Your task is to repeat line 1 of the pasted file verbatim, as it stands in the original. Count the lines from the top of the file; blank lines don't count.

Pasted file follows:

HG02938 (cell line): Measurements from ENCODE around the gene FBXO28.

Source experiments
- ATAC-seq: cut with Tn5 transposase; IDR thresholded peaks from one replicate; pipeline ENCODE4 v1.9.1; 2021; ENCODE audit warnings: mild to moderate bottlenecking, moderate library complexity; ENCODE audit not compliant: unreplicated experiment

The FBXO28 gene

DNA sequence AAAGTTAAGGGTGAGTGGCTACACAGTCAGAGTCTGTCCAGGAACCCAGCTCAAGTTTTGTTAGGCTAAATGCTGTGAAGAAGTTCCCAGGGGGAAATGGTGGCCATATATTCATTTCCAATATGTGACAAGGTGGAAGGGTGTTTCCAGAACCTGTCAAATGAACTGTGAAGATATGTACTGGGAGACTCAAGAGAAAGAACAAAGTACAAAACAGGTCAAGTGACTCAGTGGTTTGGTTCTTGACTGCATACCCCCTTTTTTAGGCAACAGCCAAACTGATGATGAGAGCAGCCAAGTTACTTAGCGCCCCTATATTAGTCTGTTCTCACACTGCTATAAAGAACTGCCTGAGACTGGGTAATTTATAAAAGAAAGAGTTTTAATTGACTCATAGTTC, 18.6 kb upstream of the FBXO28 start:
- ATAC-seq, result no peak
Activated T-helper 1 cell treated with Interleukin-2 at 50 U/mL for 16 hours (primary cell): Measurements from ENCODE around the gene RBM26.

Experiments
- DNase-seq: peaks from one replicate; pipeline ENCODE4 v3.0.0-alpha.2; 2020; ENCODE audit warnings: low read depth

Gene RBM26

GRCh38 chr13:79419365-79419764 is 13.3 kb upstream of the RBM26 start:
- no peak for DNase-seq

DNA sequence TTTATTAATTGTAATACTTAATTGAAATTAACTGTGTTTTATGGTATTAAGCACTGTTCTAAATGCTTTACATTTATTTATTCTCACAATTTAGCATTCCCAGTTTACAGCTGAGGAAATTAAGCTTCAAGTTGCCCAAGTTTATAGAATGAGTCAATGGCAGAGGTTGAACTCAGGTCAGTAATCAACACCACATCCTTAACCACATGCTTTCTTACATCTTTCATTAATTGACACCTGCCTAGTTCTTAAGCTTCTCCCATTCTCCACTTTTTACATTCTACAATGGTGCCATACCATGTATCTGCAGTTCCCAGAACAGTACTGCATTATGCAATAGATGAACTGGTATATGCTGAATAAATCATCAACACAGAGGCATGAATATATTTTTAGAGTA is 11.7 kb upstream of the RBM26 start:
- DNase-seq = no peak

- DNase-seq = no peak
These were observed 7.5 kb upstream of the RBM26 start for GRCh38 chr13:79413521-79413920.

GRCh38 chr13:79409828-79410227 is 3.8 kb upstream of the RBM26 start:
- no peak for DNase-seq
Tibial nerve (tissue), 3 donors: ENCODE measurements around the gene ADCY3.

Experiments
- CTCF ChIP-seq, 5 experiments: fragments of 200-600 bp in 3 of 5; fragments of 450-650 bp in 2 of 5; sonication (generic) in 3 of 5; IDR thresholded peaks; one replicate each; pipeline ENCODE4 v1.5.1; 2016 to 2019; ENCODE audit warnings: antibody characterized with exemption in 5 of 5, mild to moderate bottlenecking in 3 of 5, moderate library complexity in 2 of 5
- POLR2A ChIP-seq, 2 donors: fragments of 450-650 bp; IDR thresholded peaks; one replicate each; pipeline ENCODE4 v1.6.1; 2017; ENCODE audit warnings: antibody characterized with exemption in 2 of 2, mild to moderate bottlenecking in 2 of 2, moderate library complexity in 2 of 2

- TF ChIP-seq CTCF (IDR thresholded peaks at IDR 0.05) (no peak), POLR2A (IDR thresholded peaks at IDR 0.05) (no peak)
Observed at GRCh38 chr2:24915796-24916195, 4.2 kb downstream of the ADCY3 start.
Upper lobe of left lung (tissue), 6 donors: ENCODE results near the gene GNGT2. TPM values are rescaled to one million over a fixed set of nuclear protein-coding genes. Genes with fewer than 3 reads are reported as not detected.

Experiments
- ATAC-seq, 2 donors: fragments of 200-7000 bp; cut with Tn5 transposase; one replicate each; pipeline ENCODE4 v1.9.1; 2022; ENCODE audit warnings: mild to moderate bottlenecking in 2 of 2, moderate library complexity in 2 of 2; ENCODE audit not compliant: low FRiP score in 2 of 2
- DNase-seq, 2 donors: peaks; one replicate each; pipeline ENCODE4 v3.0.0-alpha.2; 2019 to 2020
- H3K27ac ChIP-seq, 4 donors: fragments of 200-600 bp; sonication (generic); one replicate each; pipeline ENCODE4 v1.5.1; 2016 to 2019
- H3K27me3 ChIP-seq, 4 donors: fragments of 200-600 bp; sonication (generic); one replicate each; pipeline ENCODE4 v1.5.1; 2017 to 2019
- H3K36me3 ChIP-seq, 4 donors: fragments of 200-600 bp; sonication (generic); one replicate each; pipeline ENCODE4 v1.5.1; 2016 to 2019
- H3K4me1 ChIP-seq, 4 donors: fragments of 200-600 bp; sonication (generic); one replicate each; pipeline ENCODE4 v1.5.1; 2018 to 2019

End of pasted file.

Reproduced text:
HG02938 (cell line): Measurements from ENCODE around the gene FBXO28.